USS Phelps DD-360 (1936-1947)Get A Free Mesothelioma Guide
The USS Phelps was constructed in Quincy, Massachusetts. The Porter-class destroyer weighed 1,805 tons. She was put into commission in February of 1936, and most of her duties were in or around the waters of the Pacific before the war. She spent the first thirty months of the war there as well.
Action in World War II
The Phelps was in Hawaii at Pearl Harbor when the Japanese conducted their surprise attack on December 7th, 1941. She went to the South Pacific with the USS Lexington to participate in the Battle of the Coral Sea at the beginning of May 1942. The Lexington was damaged beyond repair, and the USS Phelps was one of the ships that helped to sink her.Â The Phelps’ next duty was during the Battle of Midway in June. She also acted as guard for the aircraft carrier the USS Saratoga during the Battle of the Easter Solomons and the invasions of Tulagi and Guadalcanal.
After these duties, the Phelps was sent to California for repairs. She then was a part of the Attu landings near Alaska in May of 1943. The Japanese attacked her with planes, which she defended successfully. Soon after this she helped bombard Kiska Island. She provided support in November of 1943 and from January until February of 1944 during numerous invasions, including the Kwajalein, Gilberts, and the Makin Island invasions.
In the middle of February, the USS Phelps sunk the RO-40, a Japanese submarine, near Kwajalein. In the central Pacific, during aircraft carrier raids, she acted as an escort for refueling ships. Then in June, while the United States was landing on Saipan, she helped bombard for cover fire. During this bombardment, on June 18th,Â the coastal artillery of the Japanese hit her, not inflicting considerable damage.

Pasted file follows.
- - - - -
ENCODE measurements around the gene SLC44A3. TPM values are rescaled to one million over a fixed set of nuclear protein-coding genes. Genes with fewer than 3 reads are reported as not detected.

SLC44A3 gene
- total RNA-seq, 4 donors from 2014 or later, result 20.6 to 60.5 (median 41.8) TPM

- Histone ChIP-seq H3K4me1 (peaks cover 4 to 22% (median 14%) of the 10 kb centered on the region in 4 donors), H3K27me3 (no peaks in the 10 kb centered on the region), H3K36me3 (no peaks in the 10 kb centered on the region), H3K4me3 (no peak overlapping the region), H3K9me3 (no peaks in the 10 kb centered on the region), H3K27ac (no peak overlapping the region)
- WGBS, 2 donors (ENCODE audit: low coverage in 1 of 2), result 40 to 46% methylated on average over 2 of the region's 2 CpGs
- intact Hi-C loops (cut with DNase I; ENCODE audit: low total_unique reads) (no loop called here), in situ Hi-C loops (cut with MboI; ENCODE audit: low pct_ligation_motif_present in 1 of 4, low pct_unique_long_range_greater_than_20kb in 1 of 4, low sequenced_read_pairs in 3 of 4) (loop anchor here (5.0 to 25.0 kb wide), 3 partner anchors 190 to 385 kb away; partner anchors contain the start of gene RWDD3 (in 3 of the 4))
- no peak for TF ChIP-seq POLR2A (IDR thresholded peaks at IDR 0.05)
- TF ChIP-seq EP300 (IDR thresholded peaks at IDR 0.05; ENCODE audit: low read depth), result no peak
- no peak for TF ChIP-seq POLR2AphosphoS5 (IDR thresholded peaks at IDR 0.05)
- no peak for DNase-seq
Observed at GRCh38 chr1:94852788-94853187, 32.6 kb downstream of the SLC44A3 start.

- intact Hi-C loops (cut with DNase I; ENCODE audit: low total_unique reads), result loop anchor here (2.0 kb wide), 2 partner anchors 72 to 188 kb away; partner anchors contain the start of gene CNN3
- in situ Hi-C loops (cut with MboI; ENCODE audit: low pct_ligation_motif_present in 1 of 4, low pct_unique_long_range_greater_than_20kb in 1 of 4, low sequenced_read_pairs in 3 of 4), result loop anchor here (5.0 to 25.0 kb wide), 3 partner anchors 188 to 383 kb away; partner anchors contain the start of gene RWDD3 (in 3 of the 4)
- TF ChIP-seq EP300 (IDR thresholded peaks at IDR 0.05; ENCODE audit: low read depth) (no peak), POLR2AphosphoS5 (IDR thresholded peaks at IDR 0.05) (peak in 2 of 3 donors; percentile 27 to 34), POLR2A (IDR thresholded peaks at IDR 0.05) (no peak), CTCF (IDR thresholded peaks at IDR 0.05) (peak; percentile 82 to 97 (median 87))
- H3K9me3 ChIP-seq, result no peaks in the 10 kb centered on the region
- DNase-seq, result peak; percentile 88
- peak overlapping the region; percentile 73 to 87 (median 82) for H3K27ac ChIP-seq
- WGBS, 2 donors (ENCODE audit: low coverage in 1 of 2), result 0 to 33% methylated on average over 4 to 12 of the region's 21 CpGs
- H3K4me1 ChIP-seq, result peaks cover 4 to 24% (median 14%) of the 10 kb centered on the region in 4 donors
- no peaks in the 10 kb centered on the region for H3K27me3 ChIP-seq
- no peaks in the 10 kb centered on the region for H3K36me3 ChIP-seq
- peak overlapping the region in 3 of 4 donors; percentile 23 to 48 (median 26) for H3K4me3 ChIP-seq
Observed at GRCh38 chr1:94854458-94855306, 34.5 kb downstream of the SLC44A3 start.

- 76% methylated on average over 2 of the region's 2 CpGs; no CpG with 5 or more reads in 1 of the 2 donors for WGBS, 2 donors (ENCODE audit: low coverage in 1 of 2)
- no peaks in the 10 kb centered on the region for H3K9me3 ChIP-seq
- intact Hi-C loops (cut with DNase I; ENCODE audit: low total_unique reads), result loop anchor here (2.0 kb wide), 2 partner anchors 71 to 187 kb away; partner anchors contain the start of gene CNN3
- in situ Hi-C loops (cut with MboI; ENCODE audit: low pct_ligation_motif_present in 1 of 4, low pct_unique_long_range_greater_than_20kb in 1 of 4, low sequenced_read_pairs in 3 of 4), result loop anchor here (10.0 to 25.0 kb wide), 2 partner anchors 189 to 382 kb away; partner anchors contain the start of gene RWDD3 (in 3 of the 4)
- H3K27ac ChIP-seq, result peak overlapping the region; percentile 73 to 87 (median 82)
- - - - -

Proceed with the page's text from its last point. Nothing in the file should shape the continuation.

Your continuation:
The Phelps was sent to the waters of the Atlantic in the middle of 1944. She was given upgrades while there, including new guns, and spent the remainder of the war acted as an escort for convoys from the United States to the waters of the Mediterranean. In November of 1945 she was put out of commission and was put in reserve for about a year. In January of 1947 she was struck from the register and in August was sold for scrap.
Asbestos in Navy Ships
Although an essential component of the naval fleet, especially during World War II, naval destroyers also pose a lasting health risk to soldiers serving on them. Unfortunately, products containing asbestos were common, especially on older ships, because of the material’s high resistance to heat and fire. Despite its value as an insulator, asbestos fiber intake can lead to several serious health consequences, includingÂ mesothelioma, a devastating cancer without cure. Current and former military personnel who came into contact with these ships should seek immediate medical attention in order to detect possible health consequences associated with asbestos exposure.